Paradoxes and Dilemmas
In a recent forum I frequent one poster made these comments about the concept of “objective truth.”
Here’s a small excerpt from what he says.
The belief that there is no objective truth is a contradiction, it would have to be objectively true that there is no objective truth. So there must be some objective truth.
I think it’s more like a paradox. Although, there might not be much of a difference. Think about the old scenario about going back in time and preventing your mother and father from getting together. You would never have been born. If not, how could you have ever gone back in time? Our understanding of time and space is limited and our thoughts about it are partial and provisional. Thus, our statements about time and space bring us to a threshold where paradoxes and nonsensical scenarios emerge.
Theoretical physicists have since proposed theories about the nature of time that resolves that dilimma. But before they did, the paradox seemed insurmountable. Enough to send your brain into a spinning, whirring overdrive.
I think a similar phenomenon is true in the case of statements that the positivistic poster made in the above example. What we have is a statement that brings us to the edge of the ability of our human language systems to handle at this point in time. Since thought and language are so tightly interweaved it seems like the thought, “it would have to be objectively true that there is no objective truth. Therefore there must be some objective truth” is unavoidable. It’s tempting to say, “Boy, you got us there!”
But deep inside, doesn’t a warning light start flashing red? Doesn’t an internal clarion start sounding? Statements like this seem like sophistry – a verbal slight of hand, so to speak.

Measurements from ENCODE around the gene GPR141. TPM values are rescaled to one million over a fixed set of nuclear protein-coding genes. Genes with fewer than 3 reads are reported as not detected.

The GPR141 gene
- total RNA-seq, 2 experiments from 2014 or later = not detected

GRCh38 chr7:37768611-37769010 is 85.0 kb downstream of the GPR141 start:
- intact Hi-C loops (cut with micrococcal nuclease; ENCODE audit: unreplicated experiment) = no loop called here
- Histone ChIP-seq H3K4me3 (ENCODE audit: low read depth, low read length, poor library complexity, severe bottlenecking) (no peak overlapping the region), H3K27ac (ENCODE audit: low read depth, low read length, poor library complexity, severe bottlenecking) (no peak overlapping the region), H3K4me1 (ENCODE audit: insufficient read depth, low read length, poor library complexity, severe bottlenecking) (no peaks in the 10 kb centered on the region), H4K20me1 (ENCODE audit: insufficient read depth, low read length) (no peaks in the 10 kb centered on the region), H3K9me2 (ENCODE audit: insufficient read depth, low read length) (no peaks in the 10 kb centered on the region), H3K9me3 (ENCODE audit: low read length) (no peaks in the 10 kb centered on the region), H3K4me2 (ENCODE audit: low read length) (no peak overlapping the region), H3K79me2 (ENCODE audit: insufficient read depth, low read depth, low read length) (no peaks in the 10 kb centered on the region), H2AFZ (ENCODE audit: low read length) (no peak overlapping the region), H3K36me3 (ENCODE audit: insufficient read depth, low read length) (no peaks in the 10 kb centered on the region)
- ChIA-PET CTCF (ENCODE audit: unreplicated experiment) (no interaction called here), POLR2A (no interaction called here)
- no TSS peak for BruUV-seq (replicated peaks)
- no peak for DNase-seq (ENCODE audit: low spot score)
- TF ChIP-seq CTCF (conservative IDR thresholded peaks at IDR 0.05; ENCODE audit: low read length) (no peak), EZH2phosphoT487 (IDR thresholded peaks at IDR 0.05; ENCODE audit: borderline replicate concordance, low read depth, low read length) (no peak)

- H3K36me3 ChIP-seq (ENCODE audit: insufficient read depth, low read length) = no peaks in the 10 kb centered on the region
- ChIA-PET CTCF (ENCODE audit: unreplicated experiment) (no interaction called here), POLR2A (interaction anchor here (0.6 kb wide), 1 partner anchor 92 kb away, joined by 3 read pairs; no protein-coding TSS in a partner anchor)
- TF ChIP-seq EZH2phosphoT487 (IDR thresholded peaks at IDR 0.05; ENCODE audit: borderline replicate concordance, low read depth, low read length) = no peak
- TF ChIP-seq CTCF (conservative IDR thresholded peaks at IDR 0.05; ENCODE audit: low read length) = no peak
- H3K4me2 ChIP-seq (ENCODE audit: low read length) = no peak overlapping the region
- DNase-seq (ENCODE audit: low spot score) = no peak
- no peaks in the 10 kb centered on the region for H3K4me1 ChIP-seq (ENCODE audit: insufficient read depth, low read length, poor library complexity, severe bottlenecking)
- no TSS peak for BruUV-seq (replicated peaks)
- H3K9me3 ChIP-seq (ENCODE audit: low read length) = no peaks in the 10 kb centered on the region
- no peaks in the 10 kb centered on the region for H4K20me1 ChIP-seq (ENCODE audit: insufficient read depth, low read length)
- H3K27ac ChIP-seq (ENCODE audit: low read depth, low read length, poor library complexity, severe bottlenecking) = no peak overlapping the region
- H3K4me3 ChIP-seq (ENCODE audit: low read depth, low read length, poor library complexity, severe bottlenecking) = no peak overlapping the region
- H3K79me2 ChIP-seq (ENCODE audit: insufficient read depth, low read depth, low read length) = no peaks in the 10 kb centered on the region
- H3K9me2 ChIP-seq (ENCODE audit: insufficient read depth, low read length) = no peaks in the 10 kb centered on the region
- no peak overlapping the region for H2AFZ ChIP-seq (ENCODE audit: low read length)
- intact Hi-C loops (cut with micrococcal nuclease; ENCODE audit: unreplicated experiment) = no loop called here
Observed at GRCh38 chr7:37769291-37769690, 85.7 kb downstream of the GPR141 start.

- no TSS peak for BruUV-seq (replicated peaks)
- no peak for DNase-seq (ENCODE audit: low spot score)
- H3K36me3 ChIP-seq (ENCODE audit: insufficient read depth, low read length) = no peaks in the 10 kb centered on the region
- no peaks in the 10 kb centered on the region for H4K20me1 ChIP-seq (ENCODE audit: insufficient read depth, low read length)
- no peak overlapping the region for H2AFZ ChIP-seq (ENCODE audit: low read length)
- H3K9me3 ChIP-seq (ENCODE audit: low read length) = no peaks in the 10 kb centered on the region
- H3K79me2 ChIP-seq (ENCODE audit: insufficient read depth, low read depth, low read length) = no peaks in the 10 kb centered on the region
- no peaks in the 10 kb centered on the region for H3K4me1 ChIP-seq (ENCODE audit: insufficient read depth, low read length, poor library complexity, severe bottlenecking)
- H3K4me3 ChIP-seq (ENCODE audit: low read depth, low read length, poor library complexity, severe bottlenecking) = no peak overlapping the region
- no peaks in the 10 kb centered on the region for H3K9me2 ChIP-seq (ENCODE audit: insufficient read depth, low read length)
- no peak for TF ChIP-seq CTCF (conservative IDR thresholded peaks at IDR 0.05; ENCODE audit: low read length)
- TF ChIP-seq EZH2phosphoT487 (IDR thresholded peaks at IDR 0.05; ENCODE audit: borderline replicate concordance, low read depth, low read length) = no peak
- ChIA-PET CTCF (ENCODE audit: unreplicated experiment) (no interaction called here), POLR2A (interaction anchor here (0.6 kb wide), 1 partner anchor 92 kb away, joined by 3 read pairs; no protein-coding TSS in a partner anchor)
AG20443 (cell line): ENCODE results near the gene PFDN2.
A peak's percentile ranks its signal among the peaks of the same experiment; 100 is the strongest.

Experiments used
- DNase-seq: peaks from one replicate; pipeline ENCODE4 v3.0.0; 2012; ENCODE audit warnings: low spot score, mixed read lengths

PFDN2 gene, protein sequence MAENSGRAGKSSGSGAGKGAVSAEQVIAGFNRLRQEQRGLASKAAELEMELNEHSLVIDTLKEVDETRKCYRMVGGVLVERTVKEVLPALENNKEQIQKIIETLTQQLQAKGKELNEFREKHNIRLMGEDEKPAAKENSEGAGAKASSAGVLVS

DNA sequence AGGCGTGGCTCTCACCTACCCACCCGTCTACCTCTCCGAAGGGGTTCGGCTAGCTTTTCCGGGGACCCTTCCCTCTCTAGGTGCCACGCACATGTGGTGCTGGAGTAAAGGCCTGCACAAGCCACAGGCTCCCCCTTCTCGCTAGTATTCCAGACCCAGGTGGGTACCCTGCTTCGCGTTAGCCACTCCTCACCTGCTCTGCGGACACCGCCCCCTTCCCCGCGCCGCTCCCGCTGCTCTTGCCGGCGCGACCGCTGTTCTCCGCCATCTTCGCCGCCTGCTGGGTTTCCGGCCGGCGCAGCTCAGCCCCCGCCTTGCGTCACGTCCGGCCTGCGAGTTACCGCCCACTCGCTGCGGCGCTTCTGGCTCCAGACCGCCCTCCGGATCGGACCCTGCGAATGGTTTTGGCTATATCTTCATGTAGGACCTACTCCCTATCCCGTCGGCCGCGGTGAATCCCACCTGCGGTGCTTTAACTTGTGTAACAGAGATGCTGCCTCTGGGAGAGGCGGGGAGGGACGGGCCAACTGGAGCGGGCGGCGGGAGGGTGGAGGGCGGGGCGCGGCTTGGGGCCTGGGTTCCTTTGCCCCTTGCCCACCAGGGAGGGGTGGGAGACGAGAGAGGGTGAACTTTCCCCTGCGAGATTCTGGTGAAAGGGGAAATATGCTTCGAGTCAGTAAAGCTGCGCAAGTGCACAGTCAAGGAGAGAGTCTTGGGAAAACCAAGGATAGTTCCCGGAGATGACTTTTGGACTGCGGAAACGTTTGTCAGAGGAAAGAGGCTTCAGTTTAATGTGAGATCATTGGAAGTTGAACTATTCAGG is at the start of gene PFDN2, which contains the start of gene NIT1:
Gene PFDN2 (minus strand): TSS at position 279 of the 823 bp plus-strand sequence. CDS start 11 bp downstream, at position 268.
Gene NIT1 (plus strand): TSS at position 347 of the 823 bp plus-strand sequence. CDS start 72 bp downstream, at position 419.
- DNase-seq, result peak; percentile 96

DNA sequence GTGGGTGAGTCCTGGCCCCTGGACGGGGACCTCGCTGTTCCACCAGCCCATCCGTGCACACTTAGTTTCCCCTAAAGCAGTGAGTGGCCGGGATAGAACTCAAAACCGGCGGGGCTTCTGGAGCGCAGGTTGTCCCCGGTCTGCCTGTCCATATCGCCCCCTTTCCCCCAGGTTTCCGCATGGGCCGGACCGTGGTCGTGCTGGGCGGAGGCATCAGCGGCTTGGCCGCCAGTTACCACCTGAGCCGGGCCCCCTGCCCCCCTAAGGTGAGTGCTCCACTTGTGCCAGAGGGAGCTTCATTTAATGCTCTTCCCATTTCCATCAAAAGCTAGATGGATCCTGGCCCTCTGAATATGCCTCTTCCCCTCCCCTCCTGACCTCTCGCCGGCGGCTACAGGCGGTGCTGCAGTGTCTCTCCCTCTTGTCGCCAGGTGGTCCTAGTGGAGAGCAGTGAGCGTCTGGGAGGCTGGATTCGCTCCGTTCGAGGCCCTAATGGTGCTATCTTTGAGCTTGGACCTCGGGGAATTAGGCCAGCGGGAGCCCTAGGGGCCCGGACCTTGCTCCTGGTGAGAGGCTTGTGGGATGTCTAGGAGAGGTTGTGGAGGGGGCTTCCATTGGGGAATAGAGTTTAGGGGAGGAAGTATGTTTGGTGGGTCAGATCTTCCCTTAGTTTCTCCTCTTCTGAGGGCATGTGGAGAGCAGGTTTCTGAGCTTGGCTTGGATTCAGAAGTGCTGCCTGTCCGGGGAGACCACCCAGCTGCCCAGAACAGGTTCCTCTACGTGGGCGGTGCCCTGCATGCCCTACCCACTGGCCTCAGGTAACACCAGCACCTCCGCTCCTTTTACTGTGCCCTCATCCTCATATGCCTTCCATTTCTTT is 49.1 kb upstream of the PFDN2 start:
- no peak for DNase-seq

Do statements about something make that something actual? Remember the statement from Anselm’s ontological arugument for god about “god” being “that . . . than which nothing greater can be conceived?”
I believe Anselm and a succession of thinkers who follow in his footsteps went on to say that since actual existence is a thought that is greater than a thought about possible or potential existence, then an actual god must exist in order for us to have the greatest thought. That may be a poor restatement of Anselm’s ontological argument for the existence of god, but I have recently seen much worse.
This argument and other agruments like it try to prove something exists from thoughts about the possiblility of existence. Actually, it may be more accurate to say that such attempts try to prove that something exists from statements about the nature of ideas we form as we try to form thoughts about the nature of existence.
Statements that we hope are true or think are true about reality are not the reality themselves. It’s a fallacy to confuse language that attempts to describe and analyze reality with the reality itself. It could be that the language itself is inadequate once you get to the “meta” level of dealing with the universe.
So the better response to statements regarding objectve truth or Anselm’s ontological argument might be to say, “what an interesting paradox!” Perhaps our language and our cognitive abilities are limited at this point. Because, just because what you say about reality is a contradiction does not mean that what you say about reality is not true. If there is no objective truth, then there is no objective truth. It may me that the only objective truth is that all truth besides this observation of truth is relative.
I live in enduring hope that my use of language might be considered creative. But I mean this in the sense of the way in which I choose words and put them together. I never ever expect my language to create reality. This is a thing which logical positivists and others seem to think they can do. I think this is their biggest mistake.
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Tags: agnostic, Anselm, apologetics, atheist, language, logical positivism, object truth, Ontological Argument, Philosophy, rationalism, truth